The Beginning of the End of the Facade of Russian Democracy
Andreas Umland, formerly visiting fellow at Stanford, Harvard and Oxford, is editor of the book series “Soviet and Post-Soviet Politics and Society” published by ibidem-Verlag, Stuttgart, Germany.
Vladimir Putin’s decision to head the federal list of United Russia in the upcoming State Duma election may one day be seen as the major bungle in his biography as a statesman. The foreseeable result of the outgoing Russian president’s unexpected foray into parliamentary affairs will be a crushing victory for United Russia in the December 2007 election. Probably, the party of bureaucrats – an organization that has been in existence for less than ten years – will receive more than 50% of the vote. As many of the remaining votes will be spent on parties not crossing the new 7%-barrier, the next State Duma will, presumably, become entirely dominated by United Russia. So much that even ordinary Russians brainwashed by years of TV idolatry of Putin and his policies may begin wondering why Russia requires the institution of a parliament at all.
A major rationale of Putin’s centralization policies over the last years was that Russia needs guidance from above in its transition to a full democracy. Not only most Russians, but also some Western observers have been arguing that Putin is playing a positive role in Russian history. After the painful years of chaos under Yeltsin, the argument goes, Putin has finally put the creation of a new Russian state under governmental control. Allegedly, Putin had to insert an authoritarian interregnum into Russia’s post-communist transition providing stability, direction and confidence which Russian society was craving for by the end of the stormy 1990s. Provisional electoral authoritarianism, such has been argued, is a necessary stepping stone to a thorough modernization of Russian society. The Kremlin’s repeated attempts to create a second pro-Kremlin party (Motherland, Just Russia) seemed to illustrate the point: As Russia was unable to create a functioning multi-party system from below, it could not help but install a enlightened transitional dictator to lay the foundations of an operational democracy from above.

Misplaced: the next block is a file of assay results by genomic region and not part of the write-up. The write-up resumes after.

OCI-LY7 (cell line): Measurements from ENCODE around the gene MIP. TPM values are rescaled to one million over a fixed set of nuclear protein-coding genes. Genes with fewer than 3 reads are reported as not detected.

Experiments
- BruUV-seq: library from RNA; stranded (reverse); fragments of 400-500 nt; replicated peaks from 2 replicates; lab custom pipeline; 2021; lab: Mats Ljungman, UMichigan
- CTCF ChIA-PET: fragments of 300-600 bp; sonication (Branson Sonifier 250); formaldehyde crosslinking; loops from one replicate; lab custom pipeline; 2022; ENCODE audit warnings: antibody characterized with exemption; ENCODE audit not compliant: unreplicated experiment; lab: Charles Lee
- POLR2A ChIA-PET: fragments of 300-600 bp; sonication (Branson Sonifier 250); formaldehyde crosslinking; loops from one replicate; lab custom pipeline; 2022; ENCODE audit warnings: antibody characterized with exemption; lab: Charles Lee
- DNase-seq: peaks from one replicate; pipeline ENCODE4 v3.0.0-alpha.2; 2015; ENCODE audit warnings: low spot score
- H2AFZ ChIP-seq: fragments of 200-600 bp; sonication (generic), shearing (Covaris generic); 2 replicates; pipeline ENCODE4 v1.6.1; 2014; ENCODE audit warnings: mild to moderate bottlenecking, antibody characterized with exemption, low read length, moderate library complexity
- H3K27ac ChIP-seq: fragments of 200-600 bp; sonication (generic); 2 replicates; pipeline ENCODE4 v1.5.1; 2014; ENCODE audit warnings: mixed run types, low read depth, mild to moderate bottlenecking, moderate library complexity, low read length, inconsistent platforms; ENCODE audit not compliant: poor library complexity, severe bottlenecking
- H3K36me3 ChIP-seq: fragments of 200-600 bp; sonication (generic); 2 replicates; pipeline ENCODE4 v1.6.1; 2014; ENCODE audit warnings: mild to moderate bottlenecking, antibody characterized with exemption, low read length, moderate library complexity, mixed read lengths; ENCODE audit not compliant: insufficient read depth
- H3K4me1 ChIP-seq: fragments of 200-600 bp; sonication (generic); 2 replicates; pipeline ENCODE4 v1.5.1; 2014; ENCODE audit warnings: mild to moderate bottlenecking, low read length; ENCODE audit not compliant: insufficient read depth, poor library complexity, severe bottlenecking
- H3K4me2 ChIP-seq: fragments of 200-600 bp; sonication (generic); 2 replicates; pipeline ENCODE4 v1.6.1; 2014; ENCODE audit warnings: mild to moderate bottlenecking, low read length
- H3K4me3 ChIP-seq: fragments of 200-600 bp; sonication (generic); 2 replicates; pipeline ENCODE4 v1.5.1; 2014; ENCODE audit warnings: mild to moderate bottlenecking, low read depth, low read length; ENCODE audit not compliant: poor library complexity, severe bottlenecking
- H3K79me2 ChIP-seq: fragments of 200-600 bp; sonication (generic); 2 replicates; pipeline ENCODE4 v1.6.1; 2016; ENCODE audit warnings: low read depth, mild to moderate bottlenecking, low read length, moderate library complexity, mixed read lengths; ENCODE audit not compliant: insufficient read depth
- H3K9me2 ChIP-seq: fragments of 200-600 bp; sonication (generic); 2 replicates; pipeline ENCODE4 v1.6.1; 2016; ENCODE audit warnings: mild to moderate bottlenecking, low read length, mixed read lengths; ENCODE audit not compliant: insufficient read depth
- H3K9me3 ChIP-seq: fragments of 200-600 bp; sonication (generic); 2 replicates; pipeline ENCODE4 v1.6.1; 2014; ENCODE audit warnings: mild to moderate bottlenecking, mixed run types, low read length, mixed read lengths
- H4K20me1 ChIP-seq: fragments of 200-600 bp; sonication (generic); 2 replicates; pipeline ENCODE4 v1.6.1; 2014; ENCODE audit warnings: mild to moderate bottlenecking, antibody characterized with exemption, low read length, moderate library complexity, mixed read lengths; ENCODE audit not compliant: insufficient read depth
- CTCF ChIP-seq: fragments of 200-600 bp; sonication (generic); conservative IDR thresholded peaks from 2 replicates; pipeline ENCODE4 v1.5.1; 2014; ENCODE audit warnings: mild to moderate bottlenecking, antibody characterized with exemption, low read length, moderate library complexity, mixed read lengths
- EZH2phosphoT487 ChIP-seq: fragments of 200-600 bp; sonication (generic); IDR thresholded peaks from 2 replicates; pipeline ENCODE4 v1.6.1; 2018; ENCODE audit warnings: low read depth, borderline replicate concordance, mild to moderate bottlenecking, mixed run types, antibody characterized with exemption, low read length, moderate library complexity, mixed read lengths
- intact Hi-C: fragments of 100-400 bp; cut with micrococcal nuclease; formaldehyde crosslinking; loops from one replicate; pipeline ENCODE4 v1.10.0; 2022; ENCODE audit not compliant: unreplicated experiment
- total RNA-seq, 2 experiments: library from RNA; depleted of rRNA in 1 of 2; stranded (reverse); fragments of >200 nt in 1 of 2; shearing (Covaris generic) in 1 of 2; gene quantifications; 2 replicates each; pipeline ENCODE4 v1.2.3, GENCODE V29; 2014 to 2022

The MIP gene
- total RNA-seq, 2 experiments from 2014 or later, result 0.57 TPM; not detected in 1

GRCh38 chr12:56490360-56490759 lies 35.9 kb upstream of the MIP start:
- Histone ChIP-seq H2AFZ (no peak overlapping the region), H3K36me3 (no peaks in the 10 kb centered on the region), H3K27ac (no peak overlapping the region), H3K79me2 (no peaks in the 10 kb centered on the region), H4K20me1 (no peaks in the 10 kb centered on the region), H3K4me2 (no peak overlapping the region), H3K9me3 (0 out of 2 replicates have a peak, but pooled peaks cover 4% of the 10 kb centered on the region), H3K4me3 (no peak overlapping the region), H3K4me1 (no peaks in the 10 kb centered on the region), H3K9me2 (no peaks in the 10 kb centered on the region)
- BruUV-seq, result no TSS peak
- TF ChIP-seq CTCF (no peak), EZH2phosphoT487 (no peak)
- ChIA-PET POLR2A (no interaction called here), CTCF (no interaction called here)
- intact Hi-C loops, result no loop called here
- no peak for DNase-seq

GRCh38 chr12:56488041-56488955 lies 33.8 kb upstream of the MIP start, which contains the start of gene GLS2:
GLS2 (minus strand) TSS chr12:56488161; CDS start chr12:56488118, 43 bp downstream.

With Putin’s direct participation in the Kremlin-manipulated party political process, and Russia’s resulting return to an almost-single-party system by the end this year, however, this story will loose its credibility. The following formation of a new government as well as the presidential elections next year will be reduced to manifestly formal procedures. That is because Putin is not entering party-politics proper, but a politico-theatrical scenery set up by his own assistants. This “sovereign democracy” is aping, rather than embodying Russian varieties of, such principles as political pluralism, division of power, checks and balances, an independent mass media, or a strong civil society. A modern-day Don Quichote, Putin will be competing against artificial rivals and virtual opponents. He might also face some real enemies in political and civil society. These, however, have been suffering from years of more or less sophisticated intermingling by the Kremlin’s “political technologists” as well as some crude harassment by such organs as the police, general procuracy and secret services. Putin will not only be entering a playing field where he is the only serious player. He will become part of a skewed game where his own assistants make the rules. Thus, he will not win, but triumph. His few real and virtual competitors will not loose, but be humiliated.
In view of this new turn of events, many Russian intellectuals will start asking themselves where Russia is going to end up after the Putin era. In view of the fact that his new political system increasingly resembles the Soviet polity, more and more educated Russians may start doubting whether Putin is leading the country in the right direction. As not only Russia’s re-sovietization, but her integration into transnational communication spaces and epistemic communities too grows by the year, the Kremlin’s overt domination of the entire political playground will look increasingly archaic. Whereas until now, the Russian political processes resembled, at least on the surface, those of – what in Russia is called – “the civilized world,” the future Russian polity will start to look obviously different not only from the Western ones, but also from the polities of such countries as Poland, Bulgaria or Ukraine. It will more and more resemble the situation in a number of countries that have an ambivalent reputation among the enlightened parts of the Russian elite, such as Belarus, Kazakhstan or China.